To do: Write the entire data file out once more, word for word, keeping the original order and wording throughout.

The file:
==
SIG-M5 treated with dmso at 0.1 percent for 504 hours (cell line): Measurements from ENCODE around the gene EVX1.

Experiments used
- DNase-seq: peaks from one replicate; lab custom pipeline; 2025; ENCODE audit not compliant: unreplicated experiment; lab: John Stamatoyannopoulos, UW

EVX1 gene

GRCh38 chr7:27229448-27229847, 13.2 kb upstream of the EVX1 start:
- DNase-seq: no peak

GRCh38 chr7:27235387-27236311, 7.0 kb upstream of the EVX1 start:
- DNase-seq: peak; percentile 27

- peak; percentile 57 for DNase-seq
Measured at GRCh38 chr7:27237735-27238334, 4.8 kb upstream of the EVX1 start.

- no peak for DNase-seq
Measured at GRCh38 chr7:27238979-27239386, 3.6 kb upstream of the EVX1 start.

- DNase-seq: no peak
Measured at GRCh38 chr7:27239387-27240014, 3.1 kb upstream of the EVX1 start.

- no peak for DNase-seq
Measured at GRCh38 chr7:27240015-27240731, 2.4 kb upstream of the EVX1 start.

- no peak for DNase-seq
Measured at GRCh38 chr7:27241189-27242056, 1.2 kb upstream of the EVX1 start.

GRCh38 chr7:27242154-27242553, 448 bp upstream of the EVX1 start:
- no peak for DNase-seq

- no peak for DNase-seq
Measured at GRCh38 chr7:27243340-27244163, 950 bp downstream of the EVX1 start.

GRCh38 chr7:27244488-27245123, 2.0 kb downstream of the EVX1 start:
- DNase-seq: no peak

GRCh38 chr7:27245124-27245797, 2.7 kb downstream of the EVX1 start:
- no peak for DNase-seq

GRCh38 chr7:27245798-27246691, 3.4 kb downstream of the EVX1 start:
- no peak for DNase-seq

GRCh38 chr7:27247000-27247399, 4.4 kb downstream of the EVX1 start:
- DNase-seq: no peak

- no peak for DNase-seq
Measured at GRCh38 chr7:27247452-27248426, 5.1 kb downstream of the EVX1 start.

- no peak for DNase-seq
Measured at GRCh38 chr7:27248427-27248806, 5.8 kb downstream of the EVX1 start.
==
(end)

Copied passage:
SIG-M5 treated with dmso at 0.1 percent for 504 hours (cell line): Measurements from ENCODE around the gene EVX1.

Experiments used
- DNase-seq: peaks from one replicate; lab custom pipeline; 2025; ENCODE audit not compliant: unreplicated experiment; lab: John Stamatoyannopoulos, UW

EVX1 gene

GRCh38 chr7:27229448-27229847, 13.2 kb upstream of the EVX1 start:
- DNase-seq: no peak

GRCh38 chr7:27235387-27236311, 7.0 kb upstream of the EVX1 start:
- DNase-seq: peak; percentile 27

- peak; percentile 57 for DNase-seq
Measured at GRCh38 chr7:27237735-27238334, 4.8 kb upstream of the EVX1 start.

- no peak for DNase-seq
Measured at GRCh38 chr7:27238979-27239386, 3.6 kb upstream of the EVX1 start.

- DNase-seq: no peak
Measured at GRCh38 chr7:27239387-27240014, 3.1 kb upstream of the EVX1 start.

- no peak for DNase-seq
Measured at GRCh38 chr7:27240015-27240731, 2.4 kb upstream of the EVX1 start.

- no peak for DNase-seq
Measured at GRCh38 chr7:27241189-27242056, 1.2 kb upstream of the EVX1 start.

GRCh38 chr7:27242154-27242553, 448 bp upstream of the EVX1 start:
- no peak for DNase-seq

- no peak for DNase-seq
Measured at GRCh38 chr7:27243340-27244163, 950 bp downstream of the EVX1 start.

GRCh38 chr7:27244488-27245123, 2.0 kb downstream of the EVX1 start:
- DNase-seq: no peak

GRCh38 chr7:27245124-27245797, 2.7 kb downstream of the EVX1 start:
- no peak for DNase-seq

GRCh38 chr7:27245798-27246691, 3.4 kb downstream of the EVX1 start:
- no peak for DNase-seq

GRCh38 chr7:27247000-27247399, 4.4 kb downstream of the EVX1 start:
- DNase-seq: no peak

- no peak for DNase-seq
Measured at GRCh38 chr7:27247452-27248426, 5.1 kb downstream of the EVX1 start.

- no peak for DNase-seq
Measured at GRCh38 chr7:27248427-27248806, 5.8 kb downstream of the EVX1 start.